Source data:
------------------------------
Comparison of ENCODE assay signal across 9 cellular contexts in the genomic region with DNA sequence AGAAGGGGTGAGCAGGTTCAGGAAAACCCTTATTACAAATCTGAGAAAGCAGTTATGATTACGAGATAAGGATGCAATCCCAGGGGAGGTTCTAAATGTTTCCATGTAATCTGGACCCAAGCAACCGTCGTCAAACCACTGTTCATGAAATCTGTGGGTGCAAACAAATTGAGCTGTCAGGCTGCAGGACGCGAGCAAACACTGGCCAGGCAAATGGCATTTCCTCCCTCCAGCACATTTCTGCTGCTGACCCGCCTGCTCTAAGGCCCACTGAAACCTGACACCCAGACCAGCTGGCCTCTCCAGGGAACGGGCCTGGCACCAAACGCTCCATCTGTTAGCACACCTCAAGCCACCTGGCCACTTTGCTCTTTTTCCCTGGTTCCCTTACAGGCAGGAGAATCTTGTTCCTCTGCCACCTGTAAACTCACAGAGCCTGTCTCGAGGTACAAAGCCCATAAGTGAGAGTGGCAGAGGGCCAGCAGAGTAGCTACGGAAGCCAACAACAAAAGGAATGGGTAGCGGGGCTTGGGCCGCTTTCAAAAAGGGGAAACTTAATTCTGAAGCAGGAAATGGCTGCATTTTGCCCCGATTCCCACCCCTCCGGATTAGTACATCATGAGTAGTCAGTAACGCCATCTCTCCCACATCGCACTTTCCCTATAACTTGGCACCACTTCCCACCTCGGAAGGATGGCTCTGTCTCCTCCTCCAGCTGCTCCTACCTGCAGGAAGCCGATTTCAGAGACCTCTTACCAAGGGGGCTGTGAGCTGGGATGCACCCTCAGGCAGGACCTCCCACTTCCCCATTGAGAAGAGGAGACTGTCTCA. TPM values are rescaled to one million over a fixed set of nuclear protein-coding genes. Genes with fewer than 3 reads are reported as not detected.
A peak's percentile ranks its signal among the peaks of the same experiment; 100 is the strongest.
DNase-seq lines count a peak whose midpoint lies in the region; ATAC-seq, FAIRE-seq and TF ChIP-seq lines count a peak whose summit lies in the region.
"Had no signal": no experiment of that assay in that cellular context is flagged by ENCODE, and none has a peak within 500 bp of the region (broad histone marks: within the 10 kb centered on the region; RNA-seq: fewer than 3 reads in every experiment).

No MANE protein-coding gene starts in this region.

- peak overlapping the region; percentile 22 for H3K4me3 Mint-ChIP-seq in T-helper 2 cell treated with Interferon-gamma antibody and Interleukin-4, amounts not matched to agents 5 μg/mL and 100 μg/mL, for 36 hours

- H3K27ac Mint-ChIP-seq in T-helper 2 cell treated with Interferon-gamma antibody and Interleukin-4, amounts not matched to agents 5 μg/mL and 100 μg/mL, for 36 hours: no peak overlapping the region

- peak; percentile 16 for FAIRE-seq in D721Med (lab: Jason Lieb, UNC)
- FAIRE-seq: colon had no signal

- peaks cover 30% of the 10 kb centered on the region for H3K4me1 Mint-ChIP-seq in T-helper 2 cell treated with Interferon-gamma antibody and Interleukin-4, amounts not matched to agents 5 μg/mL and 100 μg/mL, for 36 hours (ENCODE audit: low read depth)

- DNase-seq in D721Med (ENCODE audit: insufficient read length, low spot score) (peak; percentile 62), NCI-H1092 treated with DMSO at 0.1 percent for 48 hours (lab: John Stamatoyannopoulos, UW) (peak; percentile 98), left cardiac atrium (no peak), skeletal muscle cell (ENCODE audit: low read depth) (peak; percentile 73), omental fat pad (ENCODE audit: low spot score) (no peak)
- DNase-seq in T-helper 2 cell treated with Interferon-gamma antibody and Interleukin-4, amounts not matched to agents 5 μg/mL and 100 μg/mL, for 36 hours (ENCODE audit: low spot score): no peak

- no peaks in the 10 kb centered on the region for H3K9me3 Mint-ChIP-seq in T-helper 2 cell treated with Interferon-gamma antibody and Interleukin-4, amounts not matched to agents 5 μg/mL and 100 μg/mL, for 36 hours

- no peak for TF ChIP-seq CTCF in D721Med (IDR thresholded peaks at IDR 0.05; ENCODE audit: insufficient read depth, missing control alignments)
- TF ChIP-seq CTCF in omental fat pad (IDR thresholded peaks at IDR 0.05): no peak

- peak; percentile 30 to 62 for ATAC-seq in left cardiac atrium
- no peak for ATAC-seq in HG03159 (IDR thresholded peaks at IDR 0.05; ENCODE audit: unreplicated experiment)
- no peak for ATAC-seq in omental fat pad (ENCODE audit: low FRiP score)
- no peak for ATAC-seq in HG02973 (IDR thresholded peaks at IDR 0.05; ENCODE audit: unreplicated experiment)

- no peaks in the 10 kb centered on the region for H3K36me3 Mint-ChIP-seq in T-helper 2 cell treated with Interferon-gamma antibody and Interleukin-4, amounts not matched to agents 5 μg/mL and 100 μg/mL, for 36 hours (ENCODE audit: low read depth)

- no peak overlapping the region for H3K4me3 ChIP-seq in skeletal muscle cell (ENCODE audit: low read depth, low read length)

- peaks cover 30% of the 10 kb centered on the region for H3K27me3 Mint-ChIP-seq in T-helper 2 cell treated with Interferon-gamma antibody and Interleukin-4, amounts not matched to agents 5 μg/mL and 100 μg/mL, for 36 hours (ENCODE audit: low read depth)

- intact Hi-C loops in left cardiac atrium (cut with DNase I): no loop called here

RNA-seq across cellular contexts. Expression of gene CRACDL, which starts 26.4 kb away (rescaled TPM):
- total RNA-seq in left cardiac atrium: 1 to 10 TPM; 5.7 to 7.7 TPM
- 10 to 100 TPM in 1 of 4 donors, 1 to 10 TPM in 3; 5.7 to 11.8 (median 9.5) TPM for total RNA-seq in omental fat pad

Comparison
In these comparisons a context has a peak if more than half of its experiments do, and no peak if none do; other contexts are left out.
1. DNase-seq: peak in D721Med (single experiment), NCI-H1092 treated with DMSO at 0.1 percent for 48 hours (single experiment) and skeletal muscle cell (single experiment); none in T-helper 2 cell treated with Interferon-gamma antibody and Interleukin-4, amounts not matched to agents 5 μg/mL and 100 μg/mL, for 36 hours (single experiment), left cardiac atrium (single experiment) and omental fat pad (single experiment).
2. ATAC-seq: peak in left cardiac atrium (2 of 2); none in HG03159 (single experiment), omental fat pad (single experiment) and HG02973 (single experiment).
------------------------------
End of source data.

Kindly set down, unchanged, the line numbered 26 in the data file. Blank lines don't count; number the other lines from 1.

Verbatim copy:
- 10 to 100 TPM in 1 of 4 donors, 1 to 10 TPM in 3; 5.7 to 11.8 (median 9.5) TPM for total RNA-seq in omental fat pad